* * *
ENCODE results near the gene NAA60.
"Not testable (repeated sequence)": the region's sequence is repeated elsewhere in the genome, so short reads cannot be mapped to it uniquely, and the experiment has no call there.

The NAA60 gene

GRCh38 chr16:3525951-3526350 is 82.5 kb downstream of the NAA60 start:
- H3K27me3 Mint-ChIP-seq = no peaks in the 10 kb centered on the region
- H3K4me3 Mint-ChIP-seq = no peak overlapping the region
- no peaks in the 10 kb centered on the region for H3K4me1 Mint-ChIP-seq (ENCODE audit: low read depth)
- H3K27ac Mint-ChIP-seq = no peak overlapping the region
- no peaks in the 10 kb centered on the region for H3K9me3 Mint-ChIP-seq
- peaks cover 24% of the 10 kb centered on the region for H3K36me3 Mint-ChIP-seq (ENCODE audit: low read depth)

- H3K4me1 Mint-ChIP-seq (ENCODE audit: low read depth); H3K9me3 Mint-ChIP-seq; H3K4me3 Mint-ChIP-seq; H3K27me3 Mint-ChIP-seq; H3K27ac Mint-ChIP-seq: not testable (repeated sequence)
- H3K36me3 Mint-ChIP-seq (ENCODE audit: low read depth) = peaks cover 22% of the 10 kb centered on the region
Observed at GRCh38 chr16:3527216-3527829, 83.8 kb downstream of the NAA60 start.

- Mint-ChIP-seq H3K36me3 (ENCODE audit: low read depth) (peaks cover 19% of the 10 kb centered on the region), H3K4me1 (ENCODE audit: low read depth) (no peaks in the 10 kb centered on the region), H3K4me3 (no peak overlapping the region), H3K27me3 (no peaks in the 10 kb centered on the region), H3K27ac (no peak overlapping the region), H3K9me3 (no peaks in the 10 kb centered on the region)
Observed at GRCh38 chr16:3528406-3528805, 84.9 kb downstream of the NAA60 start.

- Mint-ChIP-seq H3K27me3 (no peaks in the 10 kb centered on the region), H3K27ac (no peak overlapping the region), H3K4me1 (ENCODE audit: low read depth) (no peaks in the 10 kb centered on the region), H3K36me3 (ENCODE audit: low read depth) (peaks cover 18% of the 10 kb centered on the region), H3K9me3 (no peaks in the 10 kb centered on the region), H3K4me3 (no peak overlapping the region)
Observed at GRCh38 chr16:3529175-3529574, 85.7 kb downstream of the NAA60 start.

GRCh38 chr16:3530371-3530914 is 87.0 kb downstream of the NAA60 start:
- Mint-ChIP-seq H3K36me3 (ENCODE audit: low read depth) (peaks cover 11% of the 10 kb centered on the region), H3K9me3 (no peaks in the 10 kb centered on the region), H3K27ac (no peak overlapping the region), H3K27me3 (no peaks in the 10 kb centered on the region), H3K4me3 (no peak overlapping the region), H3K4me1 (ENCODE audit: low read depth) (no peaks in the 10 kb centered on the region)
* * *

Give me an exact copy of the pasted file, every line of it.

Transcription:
ENCODE results near the gene NAA60.
"Not testable (repeated sequence)": the region's sequence is repeated elsewhere in the genome, so short reads cannot be mapped to it uniquely, and the experiment has no call there.

The NAA60 gene

GRCh38 chr16:3525951-3526350 is 82.5 kb downstream of the NAA60 start:
- H3K27me3 Mint-ChIP-seq = no peaks in the 10 kb centered on the region
- H3K4me3 Mint-ChIP-seq = no peak overlapping the region
- no peaks in the 10 kb centered on the region for H3K4me1 Mint-ChIP-seq (ENCODE audit: low read depth)
- H3K27ac Mint-ChIP-seq = no peak overlapping the region
- no peaks in the 10 kb centered on the region for H3K9me3 Mint-ChIP-seq
- peaks cover 24% of the 10 kb centered on the region for H3K36me3 Mint-ChIP-seq (ENCODE audit: low read depth)

- H3K4me1 Mint-ChIP-seq (ENCODE audit: low read depth); H3K9me3 Mint-ChIP-seq; H3K4me3 Mint-ChIP-seq; H3K27me3 Mint-ChIP-seq; H3K27ac Mint-ChIP-seq: not testable (repeated sequence)
- H3K36me3 Mint-ChIP-seq (ENCODE audit: low read depth) = peaks cover 22% of the 10 kb centered on the region
Observed at GRCh38 chr16:3527216-3527829, 83.8 kb downstream of the NAA60 start.

- Mint-ChIP-seq H3K36me3 (ENCODE audit: low read depth) (peaks cover 19% of the 10 kb centered on the region), H3K4me1 (ENCODE audit: low read depth) (no peaks in the 10 kb centered on the region), H3K4me3 (no peak overlapping the region), H3K27me3 (no peaks in the 10 kb centered on the region), H3K27ac (no peak overlapping the region), H3K9me3 (no peaks in the 10 kb centered on the region)
Observed at GRCh38 chr16:3528406-3528805, 84.9 kb downstream of the NAA60 start.

- Mint-ChIP-seq H3K27me3 (no peaks in the 10 kb centered on the region), H3K27ac (no peak overlapping the region), H3K4me1 (ENCODE audit: low read depth) (no peaks in the 10 kb centered on the region), H3K36me3 (ENCODE audit: low read depth) (peaks cover 18% of the 10 kb centered on the region), H3K9me3 (no peaks in the 10 kb centered on the region), H3K4me3 (no peak overlapping the region)
Observed at GRCh38 chr16:3529175-3529574, 85.7 kb downstream of the NAA60 start.

GRCh38 chr16:3530371-3530914 is 87.0 kb downstream of the NAA60 start:
- Mint-ChIP-seq H3K36me3 (ENCODE audit: low read depth) (peaks cover 11% of the 10 kb centered on the region), H3K9me3 (no peaks in the 10 kb centered on the region), H3K27ac (no peak overlapping the region), H3K27me3 (no peaks in the 10 kb centered on the region), H3K4me3 (no peak overlapping the region), H3K4me1 (ENCODE audit: low read depth) (no peaks in the 10 kb centered on the region)